eDiscovery Daily Blog
Preparing for Litigation Before it Happens: eDiscovery Best Practices
Editor’s Note: Tom O’Connor is a nationally known consultant, speaker, and writer in the field of computerized litigation support systems. He has also been a great addition to our webinar program, participating with me on several recent webinars. Tom has also written several terrific informational overview series for CloudNine, including eDiscovery and the GDPR: Ready or Not, Here it Comes (which we covered as a webcast), Understanding eDiscovery in Criminal Cases (which we also covered as a webcast), ALSP – Not Just Your Daddy’s LPO, Why Is TAR Like a Bag of M&M’s?, eDiscovery for the Rest of Us (which we also covered as a webcast) and Litigate or Settle? Info You Need to Make Case Decisions (which is our next scheduled webcast on August 29th). Now, Tom has written another terrific overview regarding pre-litigation considerations titled Preparing for Litigation Before it Happens that we’re happy to share on the eDiscovery Daily blog. Enjoy! – Doug
Tom’s overview is split into seven(!) parts, so we’ll cover each part separately. Here’s the first part.
BTW, in addition to exhibiting at ILTACON in National Harbor, MD later this month in booth 936, CloudNine will also host a happy hour on Tuesday, August 21 from 4:30 to 6:30pm ET at the National Harbor’s Public House (click here to register). Come and get to know CloudNine, your provider for LAW PreDiscovery®, Concordance® and the CloudNine™ SaaS platform! We want to see you!
Information Governance (IG) has always been part of the eDiscovery landscape but not always a large part. Although it appears on one of the first Electronic Discovery Reference Model (EDRM) charts it was not discussed in any of the standards models and was typically not included in any detailed EDRM discussion. Here is the early EDRM model chart from 2009 that became the initial standard – note how it wasn’t even called “Information Governance” back then, it was called “Information Management”.
IG was originally important for reducing the population of potentially responsive electronically stored information (ESI) that might be subject to litigation by helping organizations adopt best practices for keeping their information “house in order”. But now with an increased concentration on the two-fold concerns of privacy and security, IG has become more important. Good IG best practices and technologies can allow organizations to conduct data discovery on their organizations data, keep it secure, protect privacy and help lower potential litigation costs by archiving or disposing of records in a repeatable defensible manner.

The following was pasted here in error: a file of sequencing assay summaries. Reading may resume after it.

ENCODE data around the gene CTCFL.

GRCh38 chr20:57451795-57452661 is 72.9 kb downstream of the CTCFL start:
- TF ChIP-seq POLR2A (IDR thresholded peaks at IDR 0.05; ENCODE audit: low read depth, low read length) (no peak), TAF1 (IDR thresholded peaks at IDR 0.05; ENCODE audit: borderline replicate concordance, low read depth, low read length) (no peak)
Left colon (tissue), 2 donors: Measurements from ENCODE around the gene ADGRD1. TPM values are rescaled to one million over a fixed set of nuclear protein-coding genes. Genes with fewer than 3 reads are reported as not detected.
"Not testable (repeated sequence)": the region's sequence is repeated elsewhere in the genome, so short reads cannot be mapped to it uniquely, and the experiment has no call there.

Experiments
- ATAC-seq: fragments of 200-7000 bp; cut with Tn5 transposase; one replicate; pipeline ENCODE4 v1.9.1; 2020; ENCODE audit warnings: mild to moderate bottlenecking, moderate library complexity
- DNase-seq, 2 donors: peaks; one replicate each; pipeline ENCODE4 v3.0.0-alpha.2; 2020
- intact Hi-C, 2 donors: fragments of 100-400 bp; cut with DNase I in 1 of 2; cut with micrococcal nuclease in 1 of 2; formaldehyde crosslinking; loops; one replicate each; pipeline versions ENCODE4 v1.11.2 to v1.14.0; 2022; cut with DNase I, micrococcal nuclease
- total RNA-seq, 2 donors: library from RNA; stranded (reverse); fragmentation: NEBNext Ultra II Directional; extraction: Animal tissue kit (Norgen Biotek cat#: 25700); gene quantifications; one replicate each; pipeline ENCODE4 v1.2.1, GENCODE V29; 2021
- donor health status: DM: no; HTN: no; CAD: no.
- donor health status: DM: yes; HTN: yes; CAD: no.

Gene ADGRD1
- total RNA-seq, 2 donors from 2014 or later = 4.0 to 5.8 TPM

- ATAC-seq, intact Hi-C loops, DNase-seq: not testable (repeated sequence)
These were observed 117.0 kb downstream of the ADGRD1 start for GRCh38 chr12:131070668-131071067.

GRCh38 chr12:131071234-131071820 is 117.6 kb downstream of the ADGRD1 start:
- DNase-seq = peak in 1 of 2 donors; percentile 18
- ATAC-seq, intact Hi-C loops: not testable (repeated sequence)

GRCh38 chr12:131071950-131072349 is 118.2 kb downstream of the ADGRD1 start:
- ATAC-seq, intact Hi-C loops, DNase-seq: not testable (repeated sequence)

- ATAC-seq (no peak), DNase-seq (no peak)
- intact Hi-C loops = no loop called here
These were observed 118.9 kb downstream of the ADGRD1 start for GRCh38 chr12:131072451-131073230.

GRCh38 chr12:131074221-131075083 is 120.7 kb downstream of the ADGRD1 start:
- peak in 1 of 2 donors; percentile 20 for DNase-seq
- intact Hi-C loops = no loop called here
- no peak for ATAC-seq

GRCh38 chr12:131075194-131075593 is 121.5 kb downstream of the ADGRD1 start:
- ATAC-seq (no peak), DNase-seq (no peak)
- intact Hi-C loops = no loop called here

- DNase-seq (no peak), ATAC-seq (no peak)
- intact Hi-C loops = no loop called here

We’ll explore the implementation of Information Governance best practices to help organizations better prepare for litigation before it happens, as follows:
- What is Information Governance?
- General Principles for Information Governance
- Who Uses Information Governance?
- Basic Information Governance Solutions
- One Reason Why Information Governance is Not More Popular
- Concluding Remarks
We’ll publish Part 2 – What is Information Governance? – on Wednesday.
So, what do you think? Does your organization have a plan for preparing for litigation before it happens? As always, please share any comments you might have or if you’d like to know more about a particular topic.
Sponsor: This blog is sponsored by CloudNine, which is a data and legal discovery technology company with proven expertise in simplifying and automating the discovery of data for audits, investigations, and litigation. Used by legal and business customers worldwide including more than 50 of the top 250 Am Law firms and many of the world’s leading corporations, CloudNine’s eDiscovery automation software and services help customers gain insight and intelligence on electronic data.
Disclaimer: The views represented herein are exclusively the views of the author, and do not necessarily represent the views held by CloudNine. eDiscovery Daily is made available by CloudNine solely for educational purposes to provide general information about general eDiscovery principles and not to provide specific legal advice applicable to any particular circumstance. eDiscovery Daily should not be used as a substitute for competent legal advice from a lawyer you have retained and who has agreed to represent you.
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